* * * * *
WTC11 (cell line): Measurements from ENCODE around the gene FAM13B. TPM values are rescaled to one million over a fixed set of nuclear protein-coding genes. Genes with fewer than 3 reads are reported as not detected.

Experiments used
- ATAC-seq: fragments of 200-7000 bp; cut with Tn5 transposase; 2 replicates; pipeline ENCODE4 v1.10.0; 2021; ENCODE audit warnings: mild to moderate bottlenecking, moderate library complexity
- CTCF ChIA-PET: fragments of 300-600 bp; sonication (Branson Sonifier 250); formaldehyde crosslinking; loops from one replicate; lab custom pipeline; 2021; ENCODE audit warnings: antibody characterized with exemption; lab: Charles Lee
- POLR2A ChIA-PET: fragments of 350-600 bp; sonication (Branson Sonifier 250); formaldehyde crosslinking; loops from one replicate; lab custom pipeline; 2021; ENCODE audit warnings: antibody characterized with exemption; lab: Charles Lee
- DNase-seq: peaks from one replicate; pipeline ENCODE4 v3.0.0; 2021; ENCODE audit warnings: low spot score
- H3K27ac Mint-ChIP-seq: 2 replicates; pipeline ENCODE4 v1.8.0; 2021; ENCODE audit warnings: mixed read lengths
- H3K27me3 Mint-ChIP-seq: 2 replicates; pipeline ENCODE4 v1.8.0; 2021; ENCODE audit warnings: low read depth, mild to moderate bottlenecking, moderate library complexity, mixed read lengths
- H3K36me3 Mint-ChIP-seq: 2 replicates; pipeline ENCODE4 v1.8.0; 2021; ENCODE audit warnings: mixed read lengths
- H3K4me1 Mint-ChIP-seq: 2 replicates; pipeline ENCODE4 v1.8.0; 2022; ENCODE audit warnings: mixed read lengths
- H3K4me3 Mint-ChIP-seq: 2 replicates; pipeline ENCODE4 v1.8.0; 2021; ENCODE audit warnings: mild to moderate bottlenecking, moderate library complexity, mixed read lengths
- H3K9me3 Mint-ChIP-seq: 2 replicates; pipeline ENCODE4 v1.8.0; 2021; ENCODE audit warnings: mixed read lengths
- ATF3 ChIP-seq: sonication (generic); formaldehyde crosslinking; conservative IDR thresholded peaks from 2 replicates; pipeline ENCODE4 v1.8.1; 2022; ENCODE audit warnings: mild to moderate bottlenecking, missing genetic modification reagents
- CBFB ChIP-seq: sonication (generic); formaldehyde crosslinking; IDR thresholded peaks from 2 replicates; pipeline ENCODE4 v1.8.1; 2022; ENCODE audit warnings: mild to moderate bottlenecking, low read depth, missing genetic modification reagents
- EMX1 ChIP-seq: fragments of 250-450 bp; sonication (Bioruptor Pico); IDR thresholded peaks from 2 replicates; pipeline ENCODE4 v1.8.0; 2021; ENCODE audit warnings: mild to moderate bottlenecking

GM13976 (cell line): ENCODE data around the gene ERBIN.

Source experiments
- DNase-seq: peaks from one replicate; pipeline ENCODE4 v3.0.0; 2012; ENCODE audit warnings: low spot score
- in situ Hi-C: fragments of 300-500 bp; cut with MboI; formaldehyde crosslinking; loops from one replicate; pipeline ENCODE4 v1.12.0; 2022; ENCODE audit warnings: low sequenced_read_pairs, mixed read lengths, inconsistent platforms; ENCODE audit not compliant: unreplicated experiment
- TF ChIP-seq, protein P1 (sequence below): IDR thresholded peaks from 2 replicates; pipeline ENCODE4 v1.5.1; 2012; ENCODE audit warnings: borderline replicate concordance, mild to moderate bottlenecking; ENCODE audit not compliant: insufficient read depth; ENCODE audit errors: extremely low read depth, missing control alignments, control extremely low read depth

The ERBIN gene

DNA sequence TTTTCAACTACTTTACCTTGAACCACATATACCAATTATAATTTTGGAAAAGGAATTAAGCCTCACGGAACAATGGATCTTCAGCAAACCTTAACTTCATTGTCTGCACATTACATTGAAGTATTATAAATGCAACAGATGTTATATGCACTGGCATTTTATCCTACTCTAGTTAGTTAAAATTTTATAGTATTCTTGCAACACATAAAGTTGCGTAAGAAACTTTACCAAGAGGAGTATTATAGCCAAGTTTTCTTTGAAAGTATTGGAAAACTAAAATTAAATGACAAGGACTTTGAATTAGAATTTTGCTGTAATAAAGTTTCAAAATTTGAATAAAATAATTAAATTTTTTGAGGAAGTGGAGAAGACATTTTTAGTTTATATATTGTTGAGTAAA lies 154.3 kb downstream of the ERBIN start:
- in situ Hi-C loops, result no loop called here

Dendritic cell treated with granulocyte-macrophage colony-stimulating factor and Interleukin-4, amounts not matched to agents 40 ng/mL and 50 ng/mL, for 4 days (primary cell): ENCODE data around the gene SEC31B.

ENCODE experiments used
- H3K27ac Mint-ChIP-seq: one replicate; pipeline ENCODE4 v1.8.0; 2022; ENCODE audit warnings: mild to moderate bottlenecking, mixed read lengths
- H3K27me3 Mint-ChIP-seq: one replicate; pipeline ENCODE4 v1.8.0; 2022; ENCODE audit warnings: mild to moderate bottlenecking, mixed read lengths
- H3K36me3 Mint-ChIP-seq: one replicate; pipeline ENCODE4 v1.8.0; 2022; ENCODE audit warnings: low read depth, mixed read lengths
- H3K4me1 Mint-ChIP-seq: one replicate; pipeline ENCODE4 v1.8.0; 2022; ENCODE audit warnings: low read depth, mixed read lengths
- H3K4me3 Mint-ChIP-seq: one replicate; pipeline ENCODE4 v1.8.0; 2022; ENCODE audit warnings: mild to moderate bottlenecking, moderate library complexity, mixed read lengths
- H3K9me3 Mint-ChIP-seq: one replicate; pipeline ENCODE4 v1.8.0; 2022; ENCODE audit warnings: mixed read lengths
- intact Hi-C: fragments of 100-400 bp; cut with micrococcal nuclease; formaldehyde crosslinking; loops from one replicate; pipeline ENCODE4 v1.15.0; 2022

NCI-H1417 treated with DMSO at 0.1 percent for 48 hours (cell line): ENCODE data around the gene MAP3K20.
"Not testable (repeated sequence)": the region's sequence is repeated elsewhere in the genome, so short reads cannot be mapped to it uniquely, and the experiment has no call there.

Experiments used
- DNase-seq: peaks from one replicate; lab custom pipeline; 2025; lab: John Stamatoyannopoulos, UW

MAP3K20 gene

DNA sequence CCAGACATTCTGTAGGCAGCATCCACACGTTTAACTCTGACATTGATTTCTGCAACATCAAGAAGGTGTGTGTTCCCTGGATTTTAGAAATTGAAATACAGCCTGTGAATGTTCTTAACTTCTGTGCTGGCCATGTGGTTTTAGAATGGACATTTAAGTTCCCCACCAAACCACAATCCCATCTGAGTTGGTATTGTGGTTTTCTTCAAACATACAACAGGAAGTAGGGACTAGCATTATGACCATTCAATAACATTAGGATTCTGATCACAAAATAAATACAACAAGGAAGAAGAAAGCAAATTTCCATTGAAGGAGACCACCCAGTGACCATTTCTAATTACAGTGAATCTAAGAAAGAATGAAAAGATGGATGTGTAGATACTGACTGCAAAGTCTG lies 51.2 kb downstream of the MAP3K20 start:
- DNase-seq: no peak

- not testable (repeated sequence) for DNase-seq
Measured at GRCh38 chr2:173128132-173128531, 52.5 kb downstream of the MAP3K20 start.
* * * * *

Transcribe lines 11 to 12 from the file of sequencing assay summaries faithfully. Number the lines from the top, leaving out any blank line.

- H3K4me3 Mint-ChIP-seq: 2 replicates; pipeline ENCODE4 v1.8.0; 2021; ENCODE audit warnings: mild to moderate bottlenecking, moderate library complexity, mixed read lengths
- H3K9me3 Mint-ChIP-seq: 2 replicates; pipeline ENCODE4 v1.8.0; 2021; ENCODE audit warnings: mixed read lengths